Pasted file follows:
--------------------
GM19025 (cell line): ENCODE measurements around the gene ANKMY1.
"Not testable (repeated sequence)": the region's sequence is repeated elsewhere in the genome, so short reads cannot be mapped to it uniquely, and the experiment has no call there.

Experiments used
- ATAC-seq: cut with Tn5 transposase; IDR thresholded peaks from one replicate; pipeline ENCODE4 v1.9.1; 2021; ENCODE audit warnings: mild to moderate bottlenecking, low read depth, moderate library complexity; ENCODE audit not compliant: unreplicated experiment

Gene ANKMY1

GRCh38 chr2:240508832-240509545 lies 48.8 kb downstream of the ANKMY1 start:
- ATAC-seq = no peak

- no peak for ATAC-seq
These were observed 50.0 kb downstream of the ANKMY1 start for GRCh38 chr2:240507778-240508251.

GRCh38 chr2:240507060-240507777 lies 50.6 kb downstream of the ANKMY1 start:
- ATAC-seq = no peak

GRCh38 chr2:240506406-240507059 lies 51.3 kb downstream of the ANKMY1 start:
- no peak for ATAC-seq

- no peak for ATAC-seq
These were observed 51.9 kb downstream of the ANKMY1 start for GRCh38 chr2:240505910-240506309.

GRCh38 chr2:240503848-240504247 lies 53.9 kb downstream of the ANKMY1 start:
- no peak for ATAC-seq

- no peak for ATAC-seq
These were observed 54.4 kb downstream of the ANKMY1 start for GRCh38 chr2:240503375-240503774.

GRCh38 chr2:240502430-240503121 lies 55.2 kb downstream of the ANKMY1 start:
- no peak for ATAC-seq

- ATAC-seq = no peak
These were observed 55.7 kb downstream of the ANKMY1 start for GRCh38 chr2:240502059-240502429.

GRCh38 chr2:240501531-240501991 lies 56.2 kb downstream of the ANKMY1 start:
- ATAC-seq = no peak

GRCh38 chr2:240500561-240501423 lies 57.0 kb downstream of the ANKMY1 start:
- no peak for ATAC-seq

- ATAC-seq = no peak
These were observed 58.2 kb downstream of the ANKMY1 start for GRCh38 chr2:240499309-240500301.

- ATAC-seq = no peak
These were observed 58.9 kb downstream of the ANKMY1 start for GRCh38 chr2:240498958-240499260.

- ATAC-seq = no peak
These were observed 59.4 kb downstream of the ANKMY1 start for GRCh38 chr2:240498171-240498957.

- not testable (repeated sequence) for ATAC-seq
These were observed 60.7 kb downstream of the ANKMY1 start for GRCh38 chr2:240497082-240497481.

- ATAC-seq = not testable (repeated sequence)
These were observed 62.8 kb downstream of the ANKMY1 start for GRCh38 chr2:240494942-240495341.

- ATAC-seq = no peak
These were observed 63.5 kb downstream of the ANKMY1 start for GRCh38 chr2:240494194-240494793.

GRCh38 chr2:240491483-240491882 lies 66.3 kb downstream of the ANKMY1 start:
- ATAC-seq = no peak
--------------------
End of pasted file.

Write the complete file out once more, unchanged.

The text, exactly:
GM19025 (cell line): ENCODE measurements around the gene ANKMY1.
"Not testable (repeated sequence)": the region's sequence is repeated elsewhere in the genome, so short reads cannot be mapped to it uniquely, and the experiment has no call there.

Experiments used
- ATAC-seq: cut with Tn5 transposase; IDR thresholded peaks from one replicate; pipeline ENCODE4 v1.9.1; 2021; ENCODE audit warnings: mild to moderate bottlenecking, low read depth, moderate library complexity; ENCODE audit not compliant: unreplicated experiment

Gene ANKMY1

GRCh38 chr2:240508832-240509545 lies 48.8 kb downstream of the ANKMY1 start:
- ATAC-seq = no peak

- no peak for ATAC-seq
These were observed 50.0 kb downstream of the ANKMY1 start for GRCh38 chr2:240507778-240508251.

GRCh38 chr2:240507060-240507777 lies 50.6 kb downstream of the ANKMY1 start:
- ATAC-seq = no peak

GRCh38 chr2:240506406-240507059 lies 51.3 kb downstream of the ANKMY1 start:
- no peak for ATAC-seq

- no peak for ATAC-seq
These were observed 51.9 kb downstream of the ANKMY1 start for GRCh38 chr2:240505910-240506309.

GRCh38 chr2:240503848-240504247 lies 53.9 kb downstream of the ANKMY1 start:
- no peak for ATAC-seq

- no peak for ATAC-seq
These were observed 54.4 kb downstream of the ANKMY1 start for GRCh38 chr2:240503375-240503774.

GRCh38 chr2:240502430-240503121 lies 55.2 kb downstream of the ANKMY1 start:
- no peak for ATAC-seq

- ATAC-seq = no peak
These were observed 55.7 kb downstream of the ANKMY1 start for GRCh38 chr2:240502059-240502429.

GRCh38 chr2:240501531-240501991 lies 56.2 kb downstream of the ANKMY1 start:
- ATAC-seq = no peak

GRCh38 chr2:240500561-240501423 lies 57.0 kb downstream of the ANKMY1 start:
- no peak for ATAC-seq

- ATAC-seq = no peak
These were observed 58.2 kb downstream of the ANKMY1 start for GRCh38 chr2:240499309-240500301.

- ATAC-seq = no peak
These were observed 58.9 kb downstream of the ANKMY1 start for GRCh38 chr2:240498958-240499260.

- ATAC-seq = no peak
These were observed 59.4 kb downstream of the ANKMY1 start for GRCh38 chr2:240498171-240498957.

- not testable (repeated sequence) for ATAC-seq
These were observed 60.7 kb downstream of the ANKMY1 start for GRCh38 chr2:240497082-240497481.

- ATAC-seq = not testable (repeated sequence)
These were observed 62.8 kb downstream of the ANKMY1 start for GRCh38 chr2:240494942-240495341.

- ATAC-seq = no peak
These were observed 63.5 kb downstream of the ANKMY1 start for GRCh38 chr2:240494194-240494793.

GRCh38 chr2:240491483-240491882 lies 66.3 kb downstream of the ANKMY1 start:
- ATAC-seq = no peak